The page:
Sleeping Music: What Kind of Music Should You Listen to at Bedtime

Choosing music got a lot easier

Sleeping Music: What Kind of Music Should You listen to at Bedtime

Several studies have shown that relaxing sleeping music has an amazing impact on our health and our bodies.

Recently, I wrote in great detail about the many benefits of listening to music while sleeping.

I’m not going to even try to compress all of those scientific findings here.

Article continues below

But before we talk about the kind of sleeping music to listen to at bedtime, allow me to share a high-level overview of the benefit of listening to music at bedtime.

  1. Improve sleep quality 
  2. Facilitates deeper and longer sleep
  3. Enhances relaxation 
  4. Offers distraction from pain
  5. Reduces stress
  6. Helps you sleep faster
  7. Provides a cheaper way to fall asleep
  8. Improves cognitive performance
  9. Helps you lose weight
  10. Fights diseases

(Read more these benefits here)

Article continues below

In this article, we’re going to focus on the type of sleeping music you should choose.

1. Choose music you enjoy

For starters, an important factor in all the research is that the music you choose should be one that you like and enjoy. This is a good baseline for any music. If you don’t like it and enjoy it, why listen?

So now that we’ve narrowed the choices to what you like and enjoy, let’s some additional things you’d like to consider.

2. Choose familiar music

It’s better to sleep to track that you are familiar with. Over time, it becomes the external cue to your body to wind down, because it’s time to sleep. 

A familiar song will also make sure that you’re not distracted. Nor that your sleep is distracted with a surprising loud section of the new music.

3. Choose slower beats per minutes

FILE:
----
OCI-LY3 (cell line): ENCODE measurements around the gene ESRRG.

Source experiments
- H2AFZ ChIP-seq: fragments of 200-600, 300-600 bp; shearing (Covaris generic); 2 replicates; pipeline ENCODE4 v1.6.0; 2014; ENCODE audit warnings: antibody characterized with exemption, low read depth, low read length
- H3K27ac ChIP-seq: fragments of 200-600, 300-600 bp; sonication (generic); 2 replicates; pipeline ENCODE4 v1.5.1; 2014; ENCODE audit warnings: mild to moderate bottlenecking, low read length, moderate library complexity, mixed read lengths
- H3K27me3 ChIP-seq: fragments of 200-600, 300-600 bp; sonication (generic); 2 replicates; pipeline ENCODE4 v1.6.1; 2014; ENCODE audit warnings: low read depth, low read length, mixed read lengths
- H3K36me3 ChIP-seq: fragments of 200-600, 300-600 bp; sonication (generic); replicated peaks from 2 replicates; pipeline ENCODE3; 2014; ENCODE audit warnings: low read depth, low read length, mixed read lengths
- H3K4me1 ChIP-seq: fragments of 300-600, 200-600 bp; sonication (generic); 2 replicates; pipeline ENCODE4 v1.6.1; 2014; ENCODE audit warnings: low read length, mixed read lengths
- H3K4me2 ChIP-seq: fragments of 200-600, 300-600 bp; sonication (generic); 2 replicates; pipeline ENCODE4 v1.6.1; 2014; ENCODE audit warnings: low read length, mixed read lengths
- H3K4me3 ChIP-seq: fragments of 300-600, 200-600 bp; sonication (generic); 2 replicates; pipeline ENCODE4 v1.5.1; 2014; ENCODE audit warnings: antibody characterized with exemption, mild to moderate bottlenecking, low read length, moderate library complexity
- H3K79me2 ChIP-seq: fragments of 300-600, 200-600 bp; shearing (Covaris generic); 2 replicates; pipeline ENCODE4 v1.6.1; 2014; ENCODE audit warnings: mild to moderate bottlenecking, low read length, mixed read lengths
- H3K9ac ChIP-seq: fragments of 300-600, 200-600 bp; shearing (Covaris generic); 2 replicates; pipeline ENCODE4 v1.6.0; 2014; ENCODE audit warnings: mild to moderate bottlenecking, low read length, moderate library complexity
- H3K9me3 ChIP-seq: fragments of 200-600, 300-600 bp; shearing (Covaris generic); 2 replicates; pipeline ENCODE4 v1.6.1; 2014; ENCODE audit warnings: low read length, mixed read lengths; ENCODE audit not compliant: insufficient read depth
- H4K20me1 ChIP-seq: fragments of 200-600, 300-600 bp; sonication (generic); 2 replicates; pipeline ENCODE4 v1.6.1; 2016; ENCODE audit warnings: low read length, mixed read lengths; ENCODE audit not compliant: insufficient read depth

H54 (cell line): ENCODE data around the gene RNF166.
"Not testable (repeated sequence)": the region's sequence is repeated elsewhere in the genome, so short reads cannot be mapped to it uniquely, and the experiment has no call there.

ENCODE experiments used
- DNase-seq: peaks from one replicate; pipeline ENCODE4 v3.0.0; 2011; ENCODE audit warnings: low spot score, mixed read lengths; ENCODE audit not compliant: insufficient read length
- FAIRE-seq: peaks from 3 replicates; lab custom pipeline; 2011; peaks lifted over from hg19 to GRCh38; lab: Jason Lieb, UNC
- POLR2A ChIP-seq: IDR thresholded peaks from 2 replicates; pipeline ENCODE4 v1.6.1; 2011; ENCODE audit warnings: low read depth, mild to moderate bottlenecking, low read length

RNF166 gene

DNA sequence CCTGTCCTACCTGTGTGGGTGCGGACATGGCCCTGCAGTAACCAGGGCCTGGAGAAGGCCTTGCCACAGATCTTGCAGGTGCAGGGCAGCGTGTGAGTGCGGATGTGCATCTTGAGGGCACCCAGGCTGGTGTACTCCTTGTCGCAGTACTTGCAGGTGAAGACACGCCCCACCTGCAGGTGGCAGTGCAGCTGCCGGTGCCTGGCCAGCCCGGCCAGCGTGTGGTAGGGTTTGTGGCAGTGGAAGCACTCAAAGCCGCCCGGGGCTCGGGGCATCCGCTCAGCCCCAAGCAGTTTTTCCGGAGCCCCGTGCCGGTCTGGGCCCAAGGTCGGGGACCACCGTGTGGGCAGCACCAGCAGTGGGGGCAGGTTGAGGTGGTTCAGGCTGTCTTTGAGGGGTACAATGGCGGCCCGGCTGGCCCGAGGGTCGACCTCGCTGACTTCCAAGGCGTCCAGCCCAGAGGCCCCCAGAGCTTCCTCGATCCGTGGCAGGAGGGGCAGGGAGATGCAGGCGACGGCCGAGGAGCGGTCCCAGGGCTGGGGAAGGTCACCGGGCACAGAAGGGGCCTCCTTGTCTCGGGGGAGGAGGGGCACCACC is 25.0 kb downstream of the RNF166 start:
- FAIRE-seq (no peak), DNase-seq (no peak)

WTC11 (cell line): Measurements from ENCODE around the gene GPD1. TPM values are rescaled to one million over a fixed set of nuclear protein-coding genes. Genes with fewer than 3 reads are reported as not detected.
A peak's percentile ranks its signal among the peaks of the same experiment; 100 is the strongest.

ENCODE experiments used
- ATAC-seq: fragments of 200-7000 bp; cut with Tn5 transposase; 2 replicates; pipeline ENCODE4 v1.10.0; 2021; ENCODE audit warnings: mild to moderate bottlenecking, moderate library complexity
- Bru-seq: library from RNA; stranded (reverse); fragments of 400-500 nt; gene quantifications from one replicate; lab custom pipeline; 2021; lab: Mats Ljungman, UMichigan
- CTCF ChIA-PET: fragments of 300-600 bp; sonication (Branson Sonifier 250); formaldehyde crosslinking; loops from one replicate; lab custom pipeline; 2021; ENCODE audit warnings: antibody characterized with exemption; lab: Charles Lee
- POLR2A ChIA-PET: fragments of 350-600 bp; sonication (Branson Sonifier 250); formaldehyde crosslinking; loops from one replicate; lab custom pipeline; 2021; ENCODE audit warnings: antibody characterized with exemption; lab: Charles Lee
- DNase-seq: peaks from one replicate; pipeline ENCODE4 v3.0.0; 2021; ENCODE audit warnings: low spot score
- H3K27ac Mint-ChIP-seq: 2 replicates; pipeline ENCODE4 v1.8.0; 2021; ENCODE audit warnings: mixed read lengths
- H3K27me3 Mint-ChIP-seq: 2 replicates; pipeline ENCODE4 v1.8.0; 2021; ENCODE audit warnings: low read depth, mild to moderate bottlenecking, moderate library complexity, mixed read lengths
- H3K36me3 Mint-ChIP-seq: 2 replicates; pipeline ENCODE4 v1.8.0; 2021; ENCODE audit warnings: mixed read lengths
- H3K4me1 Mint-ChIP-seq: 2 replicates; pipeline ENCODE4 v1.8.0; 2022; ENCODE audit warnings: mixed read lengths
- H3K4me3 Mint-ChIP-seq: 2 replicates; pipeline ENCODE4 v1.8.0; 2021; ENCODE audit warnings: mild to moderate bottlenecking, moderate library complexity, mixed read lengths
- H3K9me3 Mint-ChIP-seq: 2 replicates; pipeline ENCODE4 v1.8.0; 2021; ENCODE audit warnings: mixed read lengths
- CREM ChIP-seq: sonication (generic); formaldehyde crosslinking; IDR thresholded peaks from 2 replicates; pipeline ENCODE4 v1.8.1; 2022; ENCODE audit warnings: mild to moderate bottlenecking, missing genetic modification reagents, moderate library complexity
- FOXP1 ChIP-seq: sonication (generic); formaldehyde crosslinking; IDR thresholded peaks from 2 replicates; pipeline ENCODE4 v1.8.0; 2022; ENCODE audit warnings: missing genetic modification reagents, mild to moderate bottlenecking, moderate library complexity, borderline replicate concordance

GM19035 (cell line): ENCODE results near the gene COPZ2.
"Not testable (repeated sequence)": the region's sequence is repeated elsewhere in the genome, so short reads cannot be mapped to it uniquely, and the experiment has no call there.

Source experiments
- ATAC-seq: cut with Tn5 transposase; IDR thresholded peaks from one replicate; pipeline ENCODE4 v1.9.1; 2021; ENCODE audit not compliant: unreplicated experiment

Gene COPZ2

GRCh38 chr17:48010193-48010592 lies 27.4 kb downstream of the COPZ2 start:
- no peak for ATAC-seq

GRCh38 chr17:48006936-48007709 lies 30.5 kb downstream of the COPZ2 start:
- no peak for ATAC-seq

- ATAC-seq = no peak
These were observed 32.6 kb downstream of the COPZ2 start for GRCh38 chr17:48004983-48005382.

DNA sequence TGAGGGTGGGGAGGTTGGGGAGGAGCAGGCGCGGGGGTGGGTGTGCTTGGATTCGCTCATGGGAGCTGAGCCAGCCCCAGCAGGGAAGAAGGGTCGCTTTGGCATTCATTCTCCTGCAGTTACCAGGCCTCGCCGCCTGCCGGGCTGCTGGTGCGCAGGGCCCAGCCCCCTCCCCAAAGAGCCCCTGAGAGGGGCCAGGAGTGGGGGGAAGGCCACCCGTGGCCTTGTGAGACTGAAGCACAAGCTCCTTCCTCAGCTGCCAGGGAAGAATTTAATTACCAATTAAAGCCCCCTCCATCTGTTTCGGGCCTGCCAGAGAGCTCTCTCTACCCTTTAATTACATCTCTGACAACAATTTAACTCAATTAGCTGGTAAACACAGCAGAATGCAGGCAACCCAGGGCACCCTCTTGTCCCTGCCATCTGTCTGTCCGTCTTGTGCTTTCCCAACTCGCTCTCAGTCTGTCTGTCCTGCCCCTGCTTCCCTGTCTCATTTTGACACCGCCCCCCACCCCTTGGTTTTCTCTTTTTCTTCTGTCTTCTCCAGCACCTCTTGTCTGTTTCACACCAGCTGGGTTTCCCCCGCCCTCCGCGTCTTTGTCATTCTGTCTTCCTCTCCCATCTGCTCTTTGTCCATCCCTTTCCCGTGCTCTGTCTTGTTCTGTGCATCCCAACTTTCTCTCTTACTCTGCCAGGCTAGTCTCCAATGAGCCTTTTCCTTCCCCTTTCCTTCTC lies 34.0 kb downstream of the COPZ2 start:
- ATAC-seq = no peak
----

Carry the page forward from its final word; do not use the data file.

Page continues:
Our bodies and brains are often like dry leaves during a wildfire. Once it catches a bit of the fire, it easily spreads to different parts.

Article continues below

This is to say one thing: our brains are very responsive. And when you want to sleep, the kind of response you want to trigger is that of relaxation. 

Our breathing will begin to mirror the music’s slow beat, which will, in turn, align with our heart rate. All of this enabling us to get to sleep.

In that case, slow tunes and music with a rhythm of about 60 to 80 beats per minute (BPM) are ideal. Most of the studies used classical music, jazz or other sedative genres of music.

4. Choose music without lyrics

If you want to sleep well, lyrics, or words in a piece of music is not your best friend. Let me explain.

Most people’s minds like to catch up with lyrics in words, just because we like them or know them. 

Remember that’s the last task you want to give your mind when you want to sleep. It’s important to allow the brain’s cognitive machine to wind down and rest as well.

5. Aim for consistency

As we’ve discovered in numerous research, our body and brains’ adaptation to sleep becomes stronger with time.

Some studies used it for up to three weeks. Plus, habits, in general, take time to not only build but also see the results. 

Article continues below

This is why you should aim to be consistent with your bedtime music routine once you start. Don’t get discouraged if you don’t see immediate results.

6. Guard your emotions

If the song you choose reminds you of a date that went sour or a terrible breakup, you probably have the wrong choice.

Your goal is to fall asleep, and not to arouse strong negative emotions that will keep you more stressed and more awake. 

The other way is true too. Avoid choosing songs that will make you too excited that you can’t sleep, like a kid on Christmas eve.

7. Avoid the falling asleep with earbuds

Earbuds or headphones are a great way to isolate yourself into the wonderful world of music. But it can make your sleep uncomfortable and prolonged use may lead to ear canal damage.

8. Enhance the rest of your sleep environment

Your sleeping music won’t matter a lot if the rest of your sleeping environment is in disarray.

Article continues below

Often, all you need is a few little changes to help you sleep better at night. This could mean changing the color of the bedroom paint to light.

For example, have dim bedroom lights or blackout curtains. Or you can paint your bedroom blue or moss green and even pale yellow.

Or yet, you want to keep the temperature of your room between 60 and 75°F.

An important bedroom change is having the room well ventilated and making sure our bedrooms are equipped with a comfortable mattress and pillows.